Books: “One second after” and “Orphan flu”

I read two post-apocalyptic novels recently during a somewhat rainy summer, promising myself that I would continue the streak from my post-apocalyptic Amazon Wish List. These are the books One Second After and Orphan Flu.

“Orphan Flu,” by A.D. Bolivar, is an outbreak novel – an unknown form of flu has evolved and started killing everything human that moves and moves, and the story takes us to the house of young Sara, whose father is a survivalist geek who prepared his kids for the worst. And here they are – the apocalypse is here, and they are ready! As the flu gets stronger, people are getting more aggressive, and there is no mercy for anyone – violence is omnipresent. Sara and her sister Eve head to their father’s friend’s house in Denver (and from Philadelphia), where their adventure begins…Which I rated 3/5 🙂

Fun for the summer but not good enough to pull you by the sleeve and tell you that you must read it. You don’t have to, but it will entertain you if you want to.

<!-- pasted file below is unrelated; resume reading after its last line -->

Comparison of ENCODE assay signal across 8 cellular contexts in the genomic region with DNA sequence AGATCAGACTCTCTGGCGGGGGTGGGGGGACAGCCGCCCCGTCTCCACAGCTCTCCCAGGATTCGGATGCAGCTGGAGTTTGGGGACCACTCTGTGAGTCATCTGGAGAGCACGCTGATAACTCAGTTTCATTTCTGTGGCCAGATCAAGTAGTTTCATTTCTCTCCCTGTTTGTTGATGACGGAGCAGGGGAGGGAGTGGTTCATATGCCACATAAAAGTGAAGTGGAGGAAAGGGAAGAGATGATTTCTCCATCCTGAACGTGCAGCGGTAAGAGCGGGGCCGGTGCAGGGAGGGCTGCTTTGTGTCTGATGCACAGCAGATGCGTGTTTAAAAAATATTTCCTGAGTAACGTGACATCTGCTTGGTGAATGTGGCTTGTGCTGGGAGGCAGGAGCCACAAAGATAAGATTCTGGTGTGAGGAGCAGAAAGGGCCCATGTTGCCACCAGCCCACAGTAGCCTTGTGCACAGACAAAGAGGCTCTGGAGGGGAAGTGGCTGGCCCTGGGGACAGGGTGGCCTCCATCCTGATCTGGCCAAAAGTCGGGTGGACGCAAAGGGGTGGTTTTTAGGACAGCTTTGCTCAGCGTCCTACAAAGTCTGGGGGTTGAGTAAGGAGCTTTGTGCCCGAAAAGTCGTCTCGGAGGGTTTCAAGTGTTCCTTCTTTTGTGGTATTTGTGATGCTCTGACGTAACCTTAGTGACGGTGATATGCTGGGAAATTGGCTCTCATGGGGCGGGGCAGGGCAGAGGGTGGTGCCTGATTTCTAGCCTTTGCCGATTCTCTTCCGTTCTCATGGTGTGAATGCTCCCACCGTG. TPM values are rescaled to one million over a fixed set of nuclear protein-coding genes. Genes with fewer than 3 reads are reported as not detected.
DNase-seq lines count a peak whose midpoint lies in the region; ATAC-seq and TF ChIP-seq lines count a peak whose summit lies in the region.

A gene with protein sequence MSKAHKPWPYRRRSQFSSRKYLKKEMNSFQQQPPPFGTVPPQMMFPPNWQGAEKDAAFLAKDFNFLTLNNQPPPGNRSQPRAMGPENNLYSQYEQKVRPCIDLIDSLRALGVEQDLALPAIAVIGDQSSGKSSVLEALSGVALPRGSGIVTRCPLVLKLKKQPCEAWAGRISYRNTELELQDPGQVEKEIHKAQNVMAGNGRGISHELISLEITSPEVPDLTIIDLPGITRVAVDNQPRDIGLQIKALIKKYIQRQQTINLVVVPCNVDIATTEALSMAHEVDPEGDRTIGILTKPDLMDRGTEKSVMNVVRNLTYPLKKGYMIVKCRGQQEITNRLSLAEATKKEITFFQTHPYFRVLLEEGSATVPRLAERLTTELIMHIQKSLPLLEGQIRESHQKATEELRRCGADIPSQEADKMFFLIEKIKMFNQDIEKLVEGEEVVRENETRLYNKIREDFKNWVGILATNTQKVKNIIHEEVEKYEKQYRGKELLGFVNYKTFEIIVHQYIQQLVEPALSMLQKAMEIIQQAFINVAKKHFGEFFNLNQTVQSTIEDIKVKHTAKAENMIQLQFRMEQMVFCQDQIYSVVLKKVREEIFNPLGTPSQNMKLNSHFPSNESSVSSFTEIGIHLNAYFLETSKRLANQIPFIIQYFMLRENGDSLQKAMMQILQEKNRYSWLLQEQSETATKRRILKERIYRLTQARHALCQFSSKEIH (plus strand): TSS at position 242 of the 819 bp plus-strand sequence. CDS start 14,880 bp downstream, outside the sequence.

“One Second After” seems much more severe to me. Maybe because it was written by New York Times best-selling author William R. Forstchen, who specializes in military history and the history of technology, and who also wrote some Star Trek. More severe and tense than Orphan, this is the story of an EMP attack on the USA. In a second, all electronic devices stop working, and the small town in North Carolina (where the author lives) is left in the dark and wondering what happened. A retired colonel, today a professor at a nearby university, John Matherson, has an inkling of what it is all about. Things are quickly moving toward a post-apocalyptic scenario…”One Second After” deserves a rating higher than Orphan and a definite recommendation.

I’m currently reading Farnham’s “Farnham’s Freehold” by Robert A. Heinlein, whose main character is Hugh Farnham, who built a nuclear shelter, which no one thought he would need, but then…you won’t believe what happened 🙂 Nuclear attack! I mostly got to some parts after the attack, and I can’t say that there is anything that particularly attracts me back to this book, but the final impression when I finish.

Update: I gave up on Heinlen; he’s boring.